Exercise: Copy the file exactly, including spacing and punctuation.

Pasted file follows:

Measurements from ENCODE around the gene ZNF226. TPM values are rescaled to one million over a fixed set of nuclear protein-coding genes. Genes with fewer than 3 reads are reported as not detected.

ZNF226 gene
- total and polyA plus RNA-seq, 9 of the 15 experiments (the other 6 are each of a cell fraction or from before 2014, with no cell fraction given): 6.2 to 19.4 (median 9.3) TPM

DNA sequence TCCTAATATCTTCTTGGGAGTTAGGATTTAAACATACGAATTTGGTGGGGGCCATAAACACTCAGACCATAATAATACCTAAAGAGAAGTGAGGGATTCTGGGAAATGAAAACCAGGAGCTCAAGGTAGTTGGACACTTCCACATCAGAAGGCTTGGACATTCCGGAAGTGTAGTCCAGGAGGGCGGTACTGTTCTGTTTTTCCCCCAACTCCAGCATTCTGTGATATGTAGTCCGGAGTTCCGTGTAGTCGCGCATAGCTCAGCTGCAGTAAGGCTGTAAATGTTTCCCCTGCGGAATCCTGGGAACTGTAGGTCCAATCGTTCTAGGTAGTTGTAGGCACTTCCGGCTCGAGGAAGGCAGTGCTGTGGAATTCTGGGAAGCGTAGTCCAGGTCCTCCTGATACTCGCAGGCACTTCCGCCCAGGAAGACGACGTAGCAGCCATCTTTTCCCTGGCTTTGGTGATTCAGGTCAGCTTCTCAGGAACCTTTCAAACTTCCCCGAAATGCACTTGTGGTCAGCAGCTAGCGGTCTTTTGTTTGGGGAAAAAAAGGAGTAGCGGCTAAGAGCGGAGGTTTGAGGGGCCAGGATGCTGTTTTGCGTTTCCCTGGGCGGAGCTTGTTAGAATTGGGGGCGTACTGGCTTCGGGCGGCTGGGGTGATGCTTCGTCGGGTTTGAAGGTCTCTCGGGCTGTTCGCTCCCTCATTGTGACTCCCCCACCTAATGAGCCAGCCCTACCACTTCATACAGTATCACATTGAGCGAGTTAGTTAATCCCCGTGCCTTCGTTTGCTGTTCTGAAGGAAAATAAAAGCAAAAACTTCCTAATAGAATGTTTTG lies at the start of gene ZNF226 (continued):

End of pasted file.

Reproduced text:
Measurements from ENCODE around the gene ZNF226. TPM values are rescaled to one million over a fixed set of nuclear protein-coding genes. Genes with fewer than 3 reads are reported as not detected.

ZNF226 gene
- total and polyA plus RNA-seq, 9 of the 15 experiments (the other 6 are each of a cell fraction or from before 2014, with no cell fraction given): 6.2 to 19.4 (median 9.3) TPM

DNA sequence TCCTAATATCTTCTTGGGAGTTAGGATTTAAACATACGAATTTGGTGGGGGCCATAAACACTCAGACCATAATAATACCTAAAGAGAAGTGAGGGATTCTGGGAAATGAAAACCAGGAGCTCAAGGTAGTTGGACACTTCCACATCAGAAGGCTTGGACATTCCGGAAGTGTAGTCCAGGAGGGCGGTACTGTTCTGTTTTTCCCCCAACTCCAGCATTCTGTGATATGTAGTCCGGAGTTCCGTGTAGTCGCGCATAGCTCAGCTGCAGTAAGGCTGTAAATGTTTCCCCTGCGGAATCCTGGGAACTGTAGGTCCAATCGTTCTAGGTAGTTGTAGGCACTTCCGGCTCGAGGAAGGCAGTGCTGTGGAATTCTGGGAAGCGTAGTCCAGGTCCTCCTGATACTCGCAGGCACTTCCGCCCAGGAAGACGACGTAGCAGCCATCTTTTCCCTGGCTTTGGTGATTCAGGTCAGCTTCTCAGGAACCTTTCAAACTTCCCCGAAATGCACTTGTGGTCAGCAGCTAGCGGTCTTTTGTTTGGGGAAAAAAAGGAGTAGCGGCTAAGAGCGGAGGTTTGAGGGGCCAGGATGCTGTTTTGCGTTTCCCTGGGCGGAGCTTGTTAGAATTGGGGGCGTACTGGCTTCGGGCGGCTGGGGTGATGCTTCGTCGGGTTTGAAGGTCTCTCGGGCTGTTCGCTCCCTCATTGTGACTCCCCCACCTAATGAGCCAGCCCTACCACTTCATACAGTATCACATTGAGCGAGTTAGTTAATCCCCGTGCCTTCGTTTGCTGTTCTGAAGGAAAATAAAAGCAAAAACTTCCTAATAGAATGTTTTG lies at the start of gene ZNF226 (continued):